info@kimura.store  |  30 day returns  |  lab tested  |  fast worldwide delivery

Clinical trials – NMN is safe in humans

Scientists at Keio University School of Medicine in Japan published the first study evaluating the safety of human nicotinamide mononucleotide (NMN) administration, showing that there are no adverse health problems. The average life expectancy of humans worldwide has increased, leading to a substantial increase in the number of people suffering from age-related diseases, such as cancer, cardiovascular disease, type 2 diabetes, high blood pressure (hypertension), and macular degeneration. In animal models, the administration of nicotinamide mononucleotide (NMN) has been shown to reduce aging-related dysfunction. However, the effectiveness of NMN in humans, let alone safety, has not been extensively studied.

Clinical trials test NMN in humans

The Keio University School of Medicine research team tested the effects of oral NMN on the human body. To this end, they provided 100, 200 and 500 mg NMN capsules to 10 healthy men. These participants must fast for one night before consuming NMN capsules at 9:00 the next morning. After taking an oral dose of NMN, these people were only allowed to drink water for the next five hours until they received a physical examination. The results showed that participants tolerated NMN well at each dose. They had no gastrointestinal problems or changes in heart rate, blood pressure, oxygen saturation, or body temperature. When Irie and colleagues looked at the nervous system, they could not see any significant changes after taking NMN. The sleep quality of the participants did not change.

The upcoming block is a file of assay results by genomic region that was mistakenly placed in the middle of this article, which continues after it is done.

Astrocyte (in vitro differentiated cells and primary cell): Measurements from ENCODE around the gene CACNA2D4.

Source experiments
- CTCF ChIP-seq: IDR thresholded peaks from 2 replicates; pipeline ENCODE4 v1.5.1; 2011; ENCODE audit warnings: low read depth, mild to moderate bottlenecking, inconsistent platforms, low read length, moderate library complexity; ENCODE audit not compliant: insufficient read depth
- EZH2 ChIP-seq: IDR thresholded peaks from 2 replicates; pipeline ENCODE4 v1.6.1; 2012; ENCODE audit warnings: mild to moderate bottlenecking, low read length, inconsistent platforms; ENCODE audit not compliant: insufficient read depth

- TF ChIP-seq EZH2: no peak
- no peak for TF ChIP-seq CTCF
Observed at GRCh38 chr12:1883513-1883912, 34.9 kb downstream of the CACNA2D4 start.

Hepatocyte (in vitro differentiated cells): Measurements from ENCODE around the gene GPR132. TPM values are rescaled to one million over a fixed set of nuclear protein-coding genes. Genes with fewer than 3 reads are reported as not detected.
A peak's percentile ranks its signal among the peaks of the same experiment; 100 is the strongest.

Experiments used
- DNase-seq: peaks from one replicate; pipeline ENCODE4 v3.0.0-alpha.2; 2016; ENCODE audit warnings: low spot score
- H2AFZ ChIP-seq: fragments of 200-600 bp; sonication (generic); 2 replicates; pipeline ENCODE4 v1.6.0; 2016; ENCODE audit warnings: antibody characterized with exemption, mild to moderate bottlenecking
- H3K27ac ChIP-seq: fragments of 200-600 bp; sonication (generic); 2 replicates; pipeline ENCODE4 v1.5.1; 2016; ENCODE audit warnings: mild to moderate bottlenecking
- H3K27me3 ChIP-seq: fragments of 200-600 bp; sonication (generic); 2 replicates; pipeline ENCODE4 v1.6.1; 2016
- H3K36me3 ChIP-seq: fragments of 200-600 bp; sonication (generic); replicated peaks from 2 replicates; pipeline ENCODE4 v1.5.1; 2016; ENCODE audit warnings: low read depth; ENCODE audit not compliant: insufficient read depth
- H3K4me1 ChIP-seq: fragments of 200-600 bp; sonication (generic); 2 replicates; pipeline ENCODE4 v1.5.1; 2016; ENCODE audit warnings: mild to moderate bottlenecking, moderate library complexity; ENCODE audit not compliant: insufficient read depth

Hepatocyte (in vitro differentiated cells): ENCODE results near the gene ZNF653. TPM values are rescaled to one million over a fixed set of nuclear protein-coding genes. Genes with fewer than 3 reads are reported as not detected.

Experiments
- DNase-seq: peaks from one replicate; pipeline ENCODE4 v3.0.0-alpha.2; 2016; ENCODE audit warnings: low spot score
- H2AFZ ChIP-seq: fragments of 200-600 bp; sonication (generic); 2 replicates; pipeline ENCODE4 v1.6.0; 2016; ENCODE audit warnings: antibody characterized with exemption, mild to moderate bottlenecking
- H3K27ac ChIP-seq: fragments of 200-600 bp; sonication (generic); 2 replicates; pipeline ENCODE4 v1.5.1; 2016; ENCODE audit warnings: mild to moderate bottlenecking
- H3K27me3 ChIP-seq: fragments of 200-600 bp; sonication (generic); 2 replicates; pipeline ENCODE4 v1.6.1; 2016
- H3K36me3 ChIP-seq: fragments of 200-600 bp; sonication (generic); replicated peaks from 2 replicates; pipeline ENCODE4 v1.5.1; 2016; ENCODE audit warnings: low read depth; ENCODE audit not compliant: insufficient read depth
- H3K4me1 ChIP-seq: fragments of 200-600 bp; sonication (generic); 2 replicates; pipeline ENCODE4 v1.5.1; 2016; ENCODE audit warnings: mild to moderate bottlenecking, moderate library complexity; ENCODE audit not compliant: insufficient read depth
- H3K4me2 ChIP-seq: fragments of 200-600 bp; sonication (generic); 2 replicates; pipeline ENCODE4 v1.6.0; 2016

Laboratory analysis of blood and urine showed that, except for blood bilirubin, creatinine, chloride, and glucose levels, there was no change before and after taking NMN. Nevertheless, these changes are within the normal range. Evidence from this study shows that a single oral dose of up to 500 mg is safe. “The discovery that oral NMN is feasible, which means that a potential treatment strategy can alleviate aging-related diseases in humans,” Irie and colleagues proposed.